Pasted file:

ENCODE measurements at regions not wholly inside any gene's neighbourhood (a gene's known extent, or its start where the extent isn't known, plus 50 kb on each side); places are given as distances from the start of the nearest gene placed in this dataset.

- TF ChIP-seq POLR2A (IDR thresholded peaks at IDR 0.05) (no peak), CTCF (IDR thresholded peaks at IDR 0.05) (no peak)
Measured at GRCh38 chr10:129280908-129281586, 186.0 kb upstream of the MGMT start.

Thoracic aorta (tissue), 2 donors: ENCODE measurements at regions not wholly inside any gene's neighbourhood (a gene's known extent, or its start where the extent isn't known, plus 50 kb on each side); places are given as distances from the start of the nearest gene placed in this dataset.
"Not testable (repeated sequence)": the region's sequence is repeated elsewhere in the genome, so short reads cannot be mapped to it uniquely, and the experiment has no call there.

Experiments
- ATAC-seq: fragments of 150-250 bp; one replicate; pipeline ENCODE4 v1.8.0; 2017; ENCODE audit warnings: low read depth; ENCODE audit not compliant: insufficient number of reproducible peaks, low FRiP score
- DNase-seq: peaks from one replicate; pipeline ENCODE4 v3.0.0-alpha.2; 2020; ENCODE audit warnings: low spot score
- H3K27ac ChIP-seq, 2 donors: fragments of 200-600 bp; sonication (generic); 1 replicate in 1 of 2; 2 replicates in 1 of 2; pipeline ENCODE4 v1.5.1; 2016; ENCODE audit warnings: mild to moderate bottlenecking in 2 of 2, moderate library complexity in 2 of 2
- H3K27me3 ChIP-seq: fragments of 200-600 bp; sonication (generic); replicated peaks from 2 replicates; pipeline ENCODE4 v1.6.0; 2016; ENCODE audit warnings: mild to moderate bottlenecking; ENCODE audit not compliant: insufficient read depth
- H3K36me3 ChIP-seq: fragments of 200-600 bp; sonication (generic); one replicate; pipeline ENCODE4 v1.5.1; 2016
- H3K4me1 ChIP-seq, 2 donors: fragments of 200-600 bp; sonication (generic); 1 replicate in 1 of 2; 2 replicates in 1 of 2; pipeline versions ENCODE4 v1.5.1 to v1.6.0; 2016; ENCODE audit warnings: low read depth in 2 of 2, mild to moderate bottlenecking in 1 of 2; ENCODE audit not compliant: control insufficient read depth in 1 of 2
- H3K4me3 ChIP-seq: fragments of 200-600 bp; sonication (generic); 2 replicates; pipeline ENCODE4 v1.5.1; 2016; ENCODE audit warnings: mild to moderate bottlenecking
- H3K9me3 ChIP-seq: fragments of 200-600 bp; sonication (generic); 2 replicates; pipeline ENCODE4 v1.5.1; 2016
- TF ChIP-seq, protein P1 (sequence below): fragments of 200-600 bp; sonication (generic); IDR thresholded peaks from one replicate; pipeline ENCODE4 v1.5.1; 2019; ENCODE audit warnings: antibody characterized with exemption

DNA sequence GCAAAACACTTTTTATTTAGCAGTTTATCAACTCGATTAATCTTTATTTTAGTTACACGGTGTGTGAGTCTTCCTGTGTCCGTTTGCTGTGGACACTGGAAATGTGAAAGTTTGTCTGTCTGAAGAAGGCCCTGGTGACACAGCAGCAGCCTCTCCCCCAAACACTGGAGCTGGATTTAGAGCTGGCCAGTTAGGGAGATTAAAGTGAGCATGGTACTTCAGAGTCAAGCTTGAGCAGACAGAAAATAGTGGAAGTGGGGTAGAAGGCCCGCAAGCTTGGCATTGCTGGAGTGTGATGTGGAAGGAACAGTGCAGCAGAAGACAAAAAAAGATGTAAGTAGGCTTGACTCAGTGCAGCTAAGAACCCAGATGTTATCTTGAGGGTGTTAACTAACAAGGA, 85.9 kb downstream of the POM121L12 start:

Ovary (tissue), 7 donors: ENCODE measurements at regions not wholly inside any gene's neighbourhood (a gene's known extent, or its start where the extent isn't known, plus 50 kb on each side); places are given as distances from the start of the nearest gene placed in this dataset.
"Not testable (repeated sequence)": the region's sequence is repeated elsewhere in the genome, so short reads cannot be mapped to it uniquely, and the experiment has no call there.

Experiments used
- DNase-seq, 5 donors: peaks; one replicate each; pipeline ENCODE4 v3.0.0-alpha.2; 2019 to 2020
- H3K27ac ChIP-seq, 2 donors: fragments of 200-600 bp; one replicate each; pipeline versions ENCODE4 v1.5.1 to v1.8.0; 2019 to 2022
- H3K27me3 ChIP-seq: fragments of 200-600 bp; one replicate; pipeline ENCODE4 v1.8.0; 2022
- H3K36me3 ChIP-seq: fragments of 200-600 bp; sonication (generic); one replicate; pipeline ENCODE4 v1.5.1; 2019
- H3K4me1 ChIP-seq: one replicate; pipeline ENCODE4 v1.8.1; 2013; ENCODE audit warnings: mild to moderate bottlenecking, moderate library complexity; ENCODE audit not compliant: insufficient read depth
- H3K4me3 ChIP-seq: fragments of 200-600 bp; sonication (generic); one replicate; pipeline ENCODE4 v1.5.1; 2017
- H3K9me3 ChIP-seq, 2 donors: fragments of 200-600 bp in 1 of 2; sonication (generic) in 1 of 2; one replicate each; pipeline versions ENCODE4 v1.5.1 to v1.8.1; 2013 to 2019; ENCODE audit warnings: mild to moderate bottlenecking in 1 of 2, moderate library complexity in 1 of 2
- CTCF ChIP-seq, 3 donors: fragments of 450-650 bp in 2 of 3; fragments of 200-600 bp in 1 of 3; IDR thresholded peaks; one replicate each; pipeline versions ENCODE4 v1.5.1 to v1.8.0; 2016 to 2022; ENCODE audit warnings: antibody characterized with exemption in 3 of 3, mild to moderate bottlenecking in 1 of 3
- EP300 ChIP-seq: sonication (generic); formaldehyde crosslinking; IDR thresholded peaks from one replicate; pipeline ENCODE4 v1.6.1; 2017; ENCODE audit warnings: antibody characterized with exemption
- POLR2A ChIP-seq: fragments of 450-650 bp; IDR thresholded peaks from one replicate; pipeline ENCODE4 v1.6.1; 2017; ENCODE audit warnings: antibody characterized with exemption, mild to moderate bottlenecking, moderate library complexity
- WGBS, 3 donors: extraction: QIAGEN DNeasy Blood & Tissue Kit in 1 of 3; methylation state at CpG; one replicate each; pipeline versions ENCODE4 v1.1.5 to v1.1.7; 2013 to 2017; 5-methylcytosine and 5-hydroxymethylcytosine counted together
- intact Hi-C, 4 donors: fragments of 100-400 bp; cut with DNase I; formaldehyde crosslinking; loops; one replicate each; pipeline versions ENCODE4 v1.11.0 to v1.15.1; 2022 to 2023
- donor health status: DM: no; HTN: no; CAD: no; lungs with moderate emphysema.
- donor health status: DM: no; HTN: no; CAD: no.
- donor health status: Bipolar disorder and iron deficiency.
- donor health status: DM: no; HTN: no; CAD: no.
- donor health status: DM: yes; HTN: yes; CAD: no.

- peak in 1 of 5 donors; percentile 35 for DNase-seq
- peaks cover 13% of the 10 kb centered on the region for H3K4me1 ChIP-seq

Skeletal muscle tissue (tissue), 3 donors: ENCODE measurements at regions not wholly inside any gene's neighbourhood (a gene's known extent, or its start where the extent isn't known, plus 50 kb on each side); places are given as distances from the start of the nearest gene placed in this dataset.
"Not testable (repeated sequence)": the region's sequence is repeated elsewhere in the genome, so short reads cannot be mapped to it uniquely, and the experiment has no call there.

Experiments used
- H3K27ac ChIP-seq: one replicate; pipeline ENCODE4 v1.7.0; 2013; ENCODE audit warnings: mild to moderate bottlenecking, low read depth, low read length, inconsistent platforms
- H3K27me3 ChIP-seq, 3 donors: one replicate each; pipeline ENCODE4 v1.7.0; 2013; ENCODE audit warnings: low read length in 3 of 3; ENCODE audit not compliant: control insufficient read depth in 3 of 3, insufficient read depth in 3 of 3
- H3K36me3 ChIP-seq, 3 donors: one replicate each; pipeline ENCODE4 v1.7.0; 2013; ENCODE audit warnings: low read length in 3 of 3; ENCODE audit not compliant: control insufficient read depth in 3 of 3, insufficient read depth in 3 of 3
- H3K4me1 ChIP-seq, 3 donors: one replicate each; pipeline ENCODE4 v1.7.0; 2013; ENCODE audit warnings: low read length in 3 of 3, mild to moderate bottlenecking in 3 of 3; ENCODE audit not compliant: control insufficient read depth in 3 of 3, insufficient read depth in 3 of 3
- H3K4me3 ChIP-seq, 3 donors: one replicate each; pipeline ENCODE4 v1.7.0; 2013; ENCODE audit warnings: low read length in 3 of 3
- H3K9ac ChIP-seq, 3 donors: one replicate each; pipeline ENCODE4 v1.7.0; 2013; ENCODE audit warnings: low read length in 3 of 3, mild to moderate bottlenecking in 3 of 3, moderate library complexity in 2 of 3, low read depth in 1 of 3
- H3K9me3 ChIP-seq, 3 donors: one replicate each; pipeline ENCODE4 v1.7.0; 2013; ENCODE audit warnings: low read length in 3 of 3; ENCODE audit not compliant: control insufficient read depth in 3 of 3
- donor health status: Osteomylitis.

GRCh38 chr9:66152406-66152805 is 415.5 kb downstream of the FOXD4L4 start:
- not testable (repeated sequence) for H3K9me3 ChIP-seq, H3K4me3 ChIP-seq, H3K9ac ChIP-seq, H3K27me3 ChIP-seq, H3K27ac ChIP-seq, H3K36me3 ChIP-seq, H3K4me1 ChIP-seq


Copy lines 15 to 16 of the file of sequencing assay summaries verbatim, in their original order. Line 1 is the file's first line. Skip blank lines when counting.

- TF ChIP-seq, protein P1 (sequence below): fragments of 200-600 bp; sonication (generic); IDR thresholded peaks from one replicate; pipeline ENCODE4 v1.5.1; 2019; ENCODE audit warnings: antibody characterized with exemption

DNA sequence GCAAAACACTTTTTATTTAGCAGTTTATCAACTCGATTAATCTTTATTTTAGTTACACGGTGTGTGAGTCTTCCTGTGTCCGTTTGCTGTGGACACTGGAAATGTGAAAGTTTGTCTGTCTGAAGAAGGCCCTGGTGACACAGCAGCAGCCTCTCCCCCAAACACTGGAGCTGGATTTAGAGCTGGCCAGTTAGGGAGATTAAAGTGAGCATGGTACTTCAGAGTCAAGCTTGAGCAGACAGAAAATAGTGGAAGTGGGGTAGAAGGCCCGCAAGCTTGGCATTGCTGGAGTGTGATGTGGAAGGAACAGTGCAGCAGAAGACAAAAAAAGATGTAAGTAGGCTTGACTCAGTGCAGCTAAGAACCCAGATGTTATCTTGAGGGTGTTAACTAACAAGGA, 85.9 kb downstream of the POM121L12 start: